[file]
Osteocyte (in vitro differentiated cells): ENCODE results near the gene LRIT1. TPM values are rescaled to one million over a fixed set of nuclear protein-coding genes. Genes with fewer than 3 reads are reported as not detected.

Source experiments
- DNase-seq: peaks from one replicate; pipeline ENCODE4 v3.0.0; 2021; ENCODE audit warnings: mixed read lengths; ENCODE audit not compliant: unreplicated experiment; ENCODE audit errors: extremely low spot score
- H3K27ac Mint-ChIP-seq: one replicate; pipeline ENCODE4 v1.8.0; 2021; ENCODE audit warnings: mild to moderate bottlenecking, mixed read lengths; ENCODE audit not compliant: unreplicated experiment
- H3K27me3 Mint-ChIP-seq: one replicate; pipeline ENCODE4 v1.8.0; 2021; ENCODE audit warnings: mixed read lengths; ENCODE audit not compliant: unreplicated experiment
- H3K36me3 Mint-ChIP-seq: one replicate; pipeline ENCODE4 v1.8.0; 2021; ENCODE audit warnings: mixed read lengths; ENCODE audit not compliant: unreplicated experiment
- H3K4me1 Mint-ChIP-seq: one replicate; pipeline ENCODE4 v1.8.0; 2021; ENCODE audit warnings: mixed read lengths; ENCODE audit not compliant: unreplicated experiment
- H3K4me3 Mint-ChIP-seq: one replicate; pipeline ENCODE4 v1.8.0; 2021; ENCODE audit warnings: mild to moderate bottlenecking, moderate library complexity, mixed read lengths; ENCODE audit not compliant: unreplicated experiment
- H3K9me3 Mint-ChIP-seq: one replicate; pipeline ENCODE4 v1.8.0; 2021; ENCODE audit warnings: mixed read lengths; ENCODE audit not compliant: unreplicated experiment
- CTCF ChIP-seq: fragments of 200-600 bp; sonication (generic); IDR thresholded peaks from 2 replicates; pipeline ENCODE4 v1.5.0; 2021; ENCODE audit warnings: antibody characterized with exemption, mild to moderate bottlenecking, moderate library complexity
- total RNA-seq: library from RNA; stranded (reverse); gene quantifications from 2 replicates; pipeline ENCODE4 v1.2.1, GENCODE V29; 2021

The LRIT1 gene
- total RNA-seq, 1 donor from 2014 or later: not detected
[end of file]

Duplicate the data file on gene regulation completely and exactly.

Osteocyte (in vitro differentiated cells): ENCODE results near the gene LRIT1. TPM values are rescaled to one million over a fixed set of nuclear protein-coding genes. Genes with fewer than 3 reads are reported as not detected.

Source experiments
- DNase-seq: peaks from one replicate; pipeline ENCODE4 v3.0.0; 2021; ENCODE audit warnings: mixed read lengths; ENCODE audit not compliant: unreplicated experiment; ENCODE audit errors: extremely low spot score
- H3K27ac Mint-ChIP-seq: one replicate; pipeline ENCODE4 v1.8.0; 2021; ENCODE audit warnings: mild to moderate bottlenecking, mixed read lengths; ENCODE audit not compliant: unreplicated experiment
- H3K27me3 Mint-ChIP-seq: one replicate; pipeline ENCODE4 v1.8.0; 2021; ENCODE audit warnings: mixed read lengths; ENCODE audit not compliant: unreplicated experiment
- H3K36me3 Mint-ChIP-seq: one replicate; pipeline ENCODE4 v1.8.0; 2021; ENCODE audit warnings: mixed read lengths; ENCODE audit not compliant: unreplicated experiment
- H3K4me1 Mint-ChIP-seq: one replicate; pipeline ENCODE4 v1.8.0; 2021; ENCODE audit warnings: mixed read lengths; ENCODE audit not compliant: unreplicated experiment
- H3K4me3 Mint-ChIP-seq: one replicate; pipeline ENCODE4 v1.8.0; 2021; ENCODE audit warnings: mild to moderate bottlenecking, moderate library complexity, mixed read lengths; ENCODE audit not compliant: unreplicated experiment
- H3K9me3 Mint-ChIP-seq: one replicate; pipeline ENCODE4 v1.8.0; 2021; ENCODE audit warnings: mixed read lengths; ENCODE audit not compliant: unreplicated experiment
- CTCF ChIP-seq: fragments of 200-600 bp; sonication (generic); IDR thresholded peaks from 2 replicates; pipeline ENCODE4 v1.5.0; 2021; ENCODE audit warnings: antibody characterized with exemption, mild to moderate bottlenecking, moderate library complexity
- total RNA-seq: library from RNA; stranded (reverse); gene quantifications from 2 replicates; pipeline ENCODE4 v1.2.1, GENCODE V29; 2021

The LRIT1 gene
- total RNA-seq, 1 donor from 2014 or later: not detected